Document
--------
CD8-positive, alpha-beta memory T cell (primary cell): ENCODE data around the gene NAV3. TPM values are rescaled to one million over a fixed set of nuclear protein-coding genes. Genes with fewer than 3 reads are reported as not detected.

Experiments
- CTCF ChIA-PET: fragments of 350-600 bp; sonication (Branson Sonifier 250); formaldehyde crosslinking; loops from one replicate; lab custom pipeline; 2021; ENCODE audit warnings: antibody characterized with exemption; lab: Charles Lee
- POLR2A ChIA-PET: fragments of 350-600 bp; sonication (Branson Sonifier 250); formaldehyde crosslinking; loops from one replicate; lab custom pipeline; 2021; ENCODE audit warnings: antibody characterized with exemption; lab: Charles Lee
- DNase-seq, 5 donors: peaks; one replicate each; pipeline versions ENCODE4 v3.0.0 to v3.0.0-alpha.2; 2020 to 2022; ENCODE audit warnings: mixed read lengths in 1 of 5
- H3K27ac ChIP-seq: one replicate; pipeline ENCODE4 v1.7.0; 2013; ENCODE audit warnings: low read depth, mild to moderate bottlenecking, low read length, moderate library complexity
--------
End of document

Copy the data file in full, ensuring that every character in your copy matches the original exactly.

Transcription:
CD8-positive, alpha-beta memory T cell (primary cell): ENCODE data around the gene NAV3. TPM values are rescaled to one million over a fixed set of nuclear protein-coding genes. Genes with fewer than 3 reads are reported as not detected.

Experiments
- CTCF ChIA-PET: fragments of 350-600 bp; sonication (Branson Sonifier 250); formaldehyde crosslinking; loops from one replicate; lab custom pipeline; 2021; ENCODE audit warnings: antibody characterized with exemption; lab: Charles Lee
- POLR2A ChIA-PET: fragments of 350-600 bp; sonication (Branson Sonifier 250); formaldehyde crosslinking; loops from one replicate; lab custom pipeline; 2021; ENCODE audit warnings: antibody characterized with exemption; lab: Charles Lee
- DNase-seq, 5 donors: peaks; one replicate each; pipeline versions ENCODE4 v3.0.0 to v3.0.0-alpha.2; 2020 to 2022; ENCODE audit warnings: mixed read lengths in 1 of 5
- H3K27ac ChIP-seq: one replicate; pipeline ENCODE4 v1.7.0; 2013; ENCODE audit warnings: low read depth, mild to moderate bottlenecking, low read length, moderate library complexity